But in the meanwhile, there is much that God does will that is abundantly clear!

  • God calls us to love the Lord our God above everything else, everything else. It is hard to imagine that we could turn our backs on each other if we would genuinely join hearts and voices in professing our love to God.
  • God calls us to love each other. Not to judge each other — that job God guards jealously — but to love each other.
  • And God calls us to be one. We know that! We take our motto from Jesus’ prayer: That they may all be one. Do we mean it? Can we show the world what Jesus wanted us to show the world, a people united, not by ideology or politics or race or even religious agenda, but by love alone, a love for God and a love for each other that never gives up?
a moral imperative for victims?

a moral imperative for victims?

When hateful people produce lasting hatred in us … hate wins. When violent people make us violent … violence wins. When cruel people leave us with nothing but a burning desire for revenge in our minds and hearts … cruelty wins. When evil done to us gives birth to evil done by us … evil wins.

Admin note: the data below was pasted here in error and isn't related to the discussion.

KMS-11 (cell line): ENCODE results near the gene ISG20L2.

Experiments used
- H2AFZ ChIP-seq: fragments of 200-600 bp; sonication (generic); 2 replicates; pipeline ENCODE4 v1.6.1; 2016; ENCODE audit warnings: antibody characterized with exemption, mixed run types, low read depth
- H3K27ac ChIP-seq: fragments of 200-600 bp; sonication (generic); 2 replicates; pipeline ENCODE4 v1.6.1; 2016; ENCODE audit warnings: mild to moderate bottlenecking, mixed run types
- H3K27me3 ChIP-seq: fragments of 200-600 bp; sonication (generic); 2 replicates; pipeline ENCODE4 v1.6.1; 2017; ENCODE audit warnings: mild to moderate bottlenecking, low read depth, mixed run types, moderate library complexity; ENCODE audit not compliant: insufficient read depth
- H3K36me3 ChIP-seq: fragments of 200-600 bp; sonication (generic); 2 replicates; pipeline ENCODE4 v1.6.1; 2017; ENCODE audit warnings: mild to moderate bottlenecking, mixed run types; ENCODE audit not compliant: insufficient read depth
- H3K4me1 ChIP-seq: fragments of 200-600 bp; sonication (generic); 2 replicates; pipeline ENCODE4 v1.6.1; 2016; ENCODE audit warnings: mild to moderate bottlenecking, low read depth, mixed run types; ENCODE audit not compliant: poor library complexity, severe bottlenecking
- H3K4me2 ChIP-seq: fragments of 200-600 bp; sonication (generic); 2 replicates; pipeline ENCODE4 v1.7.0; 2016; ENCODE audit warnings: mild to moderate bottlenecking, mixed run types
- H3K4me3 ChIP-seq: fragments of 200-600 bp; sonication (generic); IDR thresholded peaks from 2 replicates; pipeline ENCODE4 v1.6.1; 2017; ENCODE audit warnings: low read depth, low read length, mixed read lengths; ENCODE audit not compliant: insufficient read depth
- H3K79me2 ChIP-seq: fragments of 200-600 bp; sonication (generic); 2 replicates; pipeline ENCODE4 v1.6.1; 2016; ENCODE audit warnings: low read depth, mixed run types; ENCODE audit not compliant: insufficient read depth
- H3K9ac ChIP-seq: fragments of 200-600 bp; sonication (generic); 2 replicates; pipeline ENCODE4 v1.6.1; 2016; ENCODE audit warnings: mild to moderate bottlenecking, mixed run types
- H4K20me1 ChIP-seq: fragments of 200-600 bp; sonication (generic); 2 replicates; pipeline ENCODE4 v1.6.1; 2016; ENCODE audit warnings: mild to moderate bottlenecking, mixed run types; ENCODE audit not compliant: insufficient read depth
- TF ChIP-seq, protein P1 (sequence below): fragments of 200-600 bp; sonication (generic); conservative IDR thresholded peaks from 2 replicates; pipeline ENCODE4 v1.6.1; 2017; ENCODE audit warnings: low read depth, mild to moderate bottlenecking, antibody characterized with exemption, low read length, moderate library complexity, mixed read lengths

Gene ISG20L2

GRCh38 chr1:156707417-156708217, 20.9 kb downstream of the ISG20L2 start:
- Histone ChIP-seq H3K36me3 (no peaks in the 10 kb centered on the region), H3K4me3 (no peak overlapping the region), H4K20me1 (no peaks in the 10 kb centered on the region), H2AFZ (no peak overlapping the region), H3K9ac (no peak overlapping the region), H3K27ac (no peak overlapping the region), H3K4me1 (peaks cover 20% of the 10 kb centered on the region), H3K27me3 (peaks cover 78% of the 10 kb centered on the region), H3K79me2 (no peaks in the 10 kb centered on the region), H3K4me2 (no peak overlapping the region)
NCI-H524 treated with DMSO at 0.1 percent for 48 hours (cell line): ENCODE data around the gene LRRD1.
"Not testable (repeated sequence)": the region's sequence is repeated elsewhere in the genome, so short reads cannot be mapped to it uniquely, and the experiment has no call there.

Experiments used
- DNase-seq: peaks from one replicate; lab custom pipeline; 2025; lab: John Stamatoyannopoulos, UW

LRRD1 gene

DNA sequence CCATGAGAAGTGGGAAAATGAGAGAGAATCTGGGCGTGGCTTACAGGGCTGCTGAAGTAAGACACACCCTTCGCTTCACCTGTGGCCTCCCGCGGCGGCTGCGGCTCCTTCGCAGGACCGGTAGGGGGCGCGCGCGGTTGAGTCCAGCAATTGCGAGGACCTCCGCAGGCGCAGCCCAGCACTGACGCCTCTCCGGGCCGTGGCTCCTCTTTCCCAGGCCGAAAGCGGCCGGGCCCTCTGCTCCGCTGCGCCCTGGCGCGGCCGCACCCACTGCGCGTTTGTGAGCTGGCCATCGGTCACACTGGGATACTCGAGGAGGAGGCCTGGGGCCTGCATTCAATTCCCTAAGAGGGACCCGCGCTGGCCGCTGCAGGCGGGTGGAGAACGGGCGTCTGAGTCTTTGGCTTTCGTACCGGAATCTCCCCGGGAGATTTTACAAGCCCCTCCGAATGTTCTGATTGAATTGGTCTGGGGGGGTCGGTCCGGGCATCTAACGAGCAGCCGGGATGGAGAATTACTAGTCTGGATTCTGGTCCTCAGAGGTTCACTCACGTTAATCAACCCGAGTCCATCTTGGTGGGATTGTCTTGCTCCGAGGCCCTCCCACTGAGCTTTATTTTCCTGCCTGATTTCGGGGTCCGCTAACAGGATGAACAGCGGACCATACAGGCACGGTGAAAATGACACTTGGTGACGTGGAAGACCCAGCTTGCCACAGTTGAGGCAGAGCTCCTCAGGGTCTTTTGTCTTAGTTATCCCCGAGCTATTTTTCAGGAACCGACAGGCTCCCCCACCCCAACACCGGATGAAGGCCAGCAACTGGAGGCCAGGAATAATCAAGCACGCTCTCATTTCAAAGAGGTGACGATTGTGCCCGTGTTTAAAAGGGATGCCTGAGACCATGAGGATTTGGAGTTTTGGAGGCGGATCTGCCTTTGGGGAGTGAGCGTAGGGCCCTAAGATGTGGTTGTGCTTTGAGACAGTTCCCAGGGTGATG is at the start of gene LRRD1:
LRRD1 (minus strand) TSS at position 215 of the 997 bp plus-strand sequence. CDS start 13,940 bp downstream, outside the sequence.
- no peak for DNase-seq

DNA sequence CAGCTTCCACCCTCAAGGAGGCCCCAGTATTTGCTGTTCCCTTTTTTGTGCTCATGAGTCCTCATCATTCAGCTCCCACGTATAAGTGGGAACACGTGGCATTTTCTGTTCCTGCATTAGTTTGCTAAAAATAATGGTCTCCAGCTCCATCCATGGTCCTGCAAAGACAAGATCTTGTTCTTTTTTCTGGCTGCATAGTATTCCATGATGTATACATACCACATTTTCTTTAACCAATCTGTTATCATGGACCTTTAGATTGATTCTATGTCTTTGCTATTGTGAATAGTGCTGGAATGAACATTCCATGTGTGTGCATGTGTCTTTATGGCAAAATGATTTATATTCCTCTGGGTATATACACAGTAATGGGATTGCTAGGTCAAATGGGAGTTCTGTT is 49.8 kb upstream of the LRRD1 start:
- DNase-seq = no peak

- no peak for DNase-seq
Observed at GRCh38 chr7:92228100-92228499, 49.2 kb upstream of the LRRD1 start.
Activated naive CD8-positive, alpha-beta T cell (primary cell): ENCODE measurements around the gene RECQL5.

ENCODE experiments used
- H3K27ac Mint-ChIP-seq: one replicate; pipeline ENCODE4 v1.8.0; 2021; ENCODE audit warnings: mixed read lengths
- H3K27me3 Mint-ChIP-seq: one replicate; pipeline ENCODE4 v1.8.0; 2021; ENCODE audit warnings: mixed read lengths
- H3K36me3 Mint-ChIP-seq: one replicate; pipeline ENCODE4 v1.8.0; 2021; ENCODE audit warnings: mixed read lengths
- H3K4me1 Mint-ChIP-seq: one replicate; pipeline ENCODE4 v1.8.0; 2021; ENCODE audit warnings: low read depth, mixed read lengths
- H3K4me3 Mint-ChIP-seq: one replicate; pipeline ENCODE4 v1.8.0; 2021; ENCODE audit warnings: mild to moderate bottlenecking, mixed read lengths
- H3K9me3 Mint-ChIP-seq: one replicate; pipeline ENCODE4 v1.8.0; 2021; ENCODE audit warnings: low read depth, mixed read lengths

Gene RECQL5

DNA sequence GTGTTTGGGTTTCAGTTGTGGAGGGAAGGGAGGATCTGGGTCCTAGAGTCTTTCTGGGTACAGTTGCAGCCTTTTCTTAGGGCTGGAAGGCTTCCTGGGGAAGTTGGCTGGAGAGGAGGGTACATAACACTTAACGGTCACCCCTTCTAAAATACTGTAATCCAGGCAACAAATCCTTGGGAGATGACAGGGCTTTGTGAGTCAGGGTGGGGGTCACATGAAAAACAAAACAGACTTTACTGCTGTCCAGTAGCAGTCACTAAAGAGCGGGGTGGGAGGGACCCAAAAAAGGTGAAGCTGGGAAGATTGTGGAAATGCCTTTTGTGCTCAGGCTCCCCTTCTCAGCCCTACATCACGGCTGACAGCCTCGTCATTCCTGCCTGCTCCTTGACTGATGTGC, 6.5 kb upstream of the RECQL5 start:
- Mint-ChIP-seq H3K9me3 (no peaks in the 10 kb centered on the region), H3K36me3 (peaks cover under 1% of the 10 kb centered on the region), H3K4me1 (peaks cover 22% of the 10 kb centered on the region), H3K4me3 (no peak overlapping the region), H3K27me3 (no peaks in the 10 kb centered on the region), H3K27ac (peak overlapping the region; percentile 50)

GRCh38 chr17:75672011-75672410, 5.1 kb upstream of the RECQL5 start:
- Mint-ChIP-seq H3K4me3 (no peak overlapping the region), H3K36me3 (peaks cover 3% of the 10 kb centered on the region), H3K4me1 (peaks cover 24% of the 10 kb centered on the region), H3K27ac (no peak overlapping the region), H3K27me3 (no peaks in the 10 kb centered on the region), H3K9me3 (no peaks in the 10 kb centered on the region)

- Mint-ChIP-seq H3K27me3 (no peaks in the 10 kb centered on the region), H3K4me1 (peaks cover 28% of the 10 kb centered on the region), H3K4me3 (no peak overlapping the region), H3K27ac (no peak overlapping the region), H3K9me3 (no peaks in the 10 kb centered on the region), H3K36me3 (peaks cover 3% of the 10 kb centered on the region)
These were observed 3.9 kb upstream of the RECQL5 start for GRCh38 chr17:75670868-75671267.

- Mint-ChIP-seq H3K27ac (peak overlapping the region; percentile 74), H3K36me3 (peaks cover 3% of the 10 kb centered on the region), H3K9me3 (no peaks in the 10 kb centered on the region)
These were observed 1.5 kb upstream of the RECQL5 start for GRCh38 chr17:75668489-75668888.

As I drove to work this morning, I listened to reports on NPR of the Israeli pullout from the Gaza strip. I heard interviews with militant Palestinians who credited the pullout to the armed resistance alone, giving no credit to the political process, showing no support for the diplomatic efforts of their own leadership, calling only for more violence to oust Israel from the West Bank as well. It was most disheartening.

It was disheartening to see once more that steps toward peace — baby steps though they may be — do so little (do nothing!) to soften the hardened and entrenched hatred of one people for another, do so little (do nothing?) to change the tide of history and move people toward rapprochement.

Is there a moral imperative for victims? Or does their victimization “excuse” whatever choices they may make? Can we expect the victim of oppression to show grace and mercy and restraint and maybe even love to the oppressor? Or is that a preposterous expectation?

There can be no shalom until victimizer and victim alike are set free from the cycle of oppression. There can be no shalom until the oppressors humble themselves before God and until the oppressed humble themselves before God. There can be no shalom until God does it … and until we are ready to let God do it!